A secessionist movement can opt for one of two approaches to achieve independence. The first approach is to challenge the central government. If the government authorises independence, as Serbia did with Montenegro in 2006, then the path towards state sovereignty is almost guaranteed. The second approach involves calling the international community into play, as was the case with both South Sudan and Kosovo. The latter self-proclaimed their own independence from Serbia in 2008, and almost all other countries recognised the newly formed state except Russia, which had backed Serbia during the war. In the international system, politics – that
is, backing of sponsor states – tends to prevail over rights.

Today, both politically and legally, selfdetermination is unanimously acknowledged in the presence of certain specific situations: people subjected to colonial domination, populations whose territories have been occupied through the use of force by a foreign state, or minorities living within a sovereign state where they are persecuted and are asking to be kept apart for their own survival. If these requirements are missing, self-determination has no legal or political grounds, and what prevails is the protection of the state’s territorial integrity.

Additionally, where the two higher levels (the nation state and EU) are both democratic, independence movements, than representing a democratic appeal, end up representing feudal interests, specific to a very retrograde culture that is unlikely to prosper from an economic point of view. The Catalans, for example, claim that they would be richer on their own, meaning separated from the rest of Spain. As the then president of the European Commission, Romano Prodi, explained in 2004, secession also means exclusion from the EU. And the cost, even for a rich region like Catalonia (19% of Spanish GDP), can be very steep: the Spanish finance minister has estimated that succession would reduce Catalan GDP by between 25 and 30% of its current value. Leaving the EU would also mean a loss of access to the single market as well as public debt remaining in euros and Catalans would no longer have access to liquidity provided by the ECB.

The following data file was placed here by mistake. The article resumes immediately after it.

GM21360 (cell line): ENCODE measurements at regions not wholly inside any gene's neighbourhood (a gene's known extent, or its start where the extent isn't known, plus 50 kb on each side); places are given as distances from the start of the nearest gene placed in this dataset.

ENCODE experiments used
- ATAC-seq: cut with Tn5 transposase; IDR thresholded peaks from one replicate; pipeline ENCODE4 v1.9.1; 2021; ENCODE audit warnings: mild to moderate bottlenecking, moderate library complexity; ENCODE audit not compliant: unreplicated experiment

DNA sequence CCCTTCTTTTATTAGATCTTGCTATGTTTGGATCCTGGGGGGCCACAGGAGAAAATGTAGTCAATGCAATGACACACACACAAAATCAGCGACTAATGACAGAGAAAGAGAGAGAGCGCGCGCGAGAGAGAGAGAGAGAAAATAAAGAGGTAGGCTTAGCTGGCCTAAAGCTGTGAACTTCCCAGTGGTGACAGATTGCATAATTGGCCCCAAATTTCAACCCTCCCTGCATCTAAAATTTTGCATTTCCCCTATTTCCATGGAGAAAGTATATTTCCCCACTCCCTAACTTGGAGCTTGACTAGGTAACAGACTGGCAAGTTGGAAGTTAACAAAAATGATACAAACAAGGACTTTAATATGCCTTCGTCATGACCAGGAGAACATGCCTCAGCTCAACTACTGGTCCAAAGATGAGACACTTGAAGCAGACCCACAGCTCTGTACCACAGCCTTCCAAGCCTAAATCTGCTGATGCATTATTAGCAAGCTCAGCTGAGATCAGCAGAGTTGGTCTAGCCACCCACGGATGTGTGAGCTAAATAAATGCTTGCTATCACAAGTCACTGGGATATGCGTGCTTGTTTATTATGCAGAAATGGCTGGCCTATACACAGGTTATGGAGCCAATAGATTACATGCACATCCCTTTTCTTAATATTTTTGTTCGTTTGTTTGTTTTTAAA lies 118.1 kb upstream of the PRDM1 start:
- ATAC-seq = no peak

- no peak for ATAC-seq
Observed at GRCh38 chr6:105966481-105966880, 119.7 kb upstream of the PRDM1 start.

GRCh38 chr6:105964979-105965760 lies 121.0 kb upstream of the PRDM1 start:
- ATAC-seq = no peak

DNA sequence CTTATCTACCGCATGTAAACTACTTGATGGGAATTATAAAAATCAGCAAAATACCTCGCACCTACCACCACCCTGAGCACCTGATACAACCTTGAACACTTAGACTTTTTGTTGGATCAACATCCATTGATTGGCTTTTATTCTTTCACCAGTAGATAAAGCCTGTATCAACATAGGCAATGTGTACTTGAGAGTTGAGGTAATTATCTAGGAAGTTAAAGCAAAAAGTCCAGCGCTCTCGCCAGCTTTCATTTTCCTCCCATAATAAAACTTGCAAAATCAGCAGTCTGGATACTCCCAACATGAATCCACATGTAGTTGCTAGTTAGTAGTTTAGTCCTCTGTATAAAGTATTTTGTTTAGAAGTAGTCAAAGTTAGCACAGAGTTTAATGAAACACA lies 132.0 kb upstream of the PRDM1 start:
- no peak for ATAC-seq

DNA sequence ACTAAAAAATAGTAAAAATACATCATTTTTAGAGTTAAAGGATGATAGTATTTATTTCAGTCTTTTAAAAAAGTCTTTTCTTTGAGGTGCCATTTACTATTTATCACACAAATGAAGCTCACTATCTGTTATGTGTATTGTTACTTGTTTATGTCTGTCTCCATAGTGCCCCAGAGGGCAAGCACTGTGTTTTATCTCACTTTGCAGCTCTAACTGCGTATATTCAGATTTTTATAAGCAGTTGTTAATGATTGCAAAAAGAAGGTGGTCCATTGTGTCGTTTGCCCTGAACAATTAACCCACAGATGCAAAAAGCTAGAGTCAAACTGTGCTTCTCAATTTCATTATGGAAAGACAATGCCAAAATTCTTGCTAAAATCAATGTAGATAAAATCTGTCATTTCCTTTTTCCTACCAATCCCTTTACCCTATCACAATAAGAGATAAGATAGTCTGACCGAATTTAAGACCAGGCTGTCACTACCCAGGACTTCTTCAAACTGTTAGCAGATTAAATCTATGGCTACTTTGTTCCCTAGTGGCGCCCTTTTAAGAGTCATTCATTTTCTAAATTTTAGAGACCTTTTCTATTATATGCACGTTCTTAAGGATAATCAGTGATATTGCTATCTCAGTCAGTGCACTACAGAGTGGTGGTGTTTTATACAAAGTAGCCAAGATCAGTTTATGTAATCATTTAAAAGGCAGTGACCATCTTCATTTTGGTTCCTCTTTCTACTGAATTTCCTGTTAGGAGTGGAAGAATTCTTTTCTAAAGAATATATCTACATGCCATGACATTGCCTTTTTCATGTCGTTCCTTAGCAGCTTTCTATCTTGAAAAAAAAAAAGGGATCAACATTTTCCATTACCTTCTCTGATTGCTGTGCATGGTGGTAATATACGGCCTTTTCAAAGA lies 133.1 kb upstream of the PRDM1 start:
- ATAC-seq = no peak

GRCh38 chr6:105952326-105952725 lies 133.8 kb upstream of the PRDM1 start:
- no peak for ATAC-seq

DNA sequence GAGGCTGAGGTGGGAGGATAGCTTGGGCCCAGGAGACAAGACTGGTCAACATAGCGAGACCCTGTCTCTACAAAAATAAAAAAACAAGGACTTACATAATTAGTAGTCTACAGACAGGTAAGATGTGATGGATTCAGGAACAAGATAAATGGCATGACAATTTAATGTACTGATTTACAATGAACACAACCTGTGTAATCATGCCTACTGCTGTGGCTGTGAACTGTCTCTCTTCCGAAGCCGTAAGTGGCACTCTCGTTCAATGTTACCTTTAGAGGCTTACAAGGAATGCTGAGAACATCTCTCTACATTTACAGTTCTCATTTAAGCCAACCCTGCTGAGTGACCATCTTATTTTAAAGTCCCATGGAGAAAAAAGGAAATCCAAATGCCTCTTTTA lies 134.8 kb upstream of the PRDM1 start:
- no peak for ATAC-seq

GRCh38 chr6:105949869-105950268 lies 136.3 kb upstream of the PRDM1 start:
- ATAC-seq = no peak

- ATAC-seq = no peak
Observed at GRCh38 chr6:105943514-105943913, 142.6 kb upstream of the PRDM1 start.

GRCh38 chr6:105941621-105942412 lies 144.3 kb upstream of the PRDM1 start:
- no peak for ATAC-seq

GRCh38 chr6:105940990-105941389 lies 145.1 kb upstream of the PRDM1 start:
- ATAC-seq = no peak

But while the Catalan has splashed the headlines recently, it is not a Spanish exception. Gusts of sovereign and secessionist causes and the multiplication of regional or Eurosceptic parties are blowing hard from Scotland to the Basque Country, from Flanders to the Veneto in Italy. Europe is a mixture of cultures and traditions, and if all the linguistic or cultural sub-identities decided to disintegrate their state entities, we would be left with around 80 microstates. The United Kingdom alone would have 13. But if even our nation states are unable to come up with solutions to global problems on their own, the micro-states would have an even harder time. When independence movements are propped up by nostalgia for a feudal and localist past, one risks regressing on economic, cultural and democratic fronts.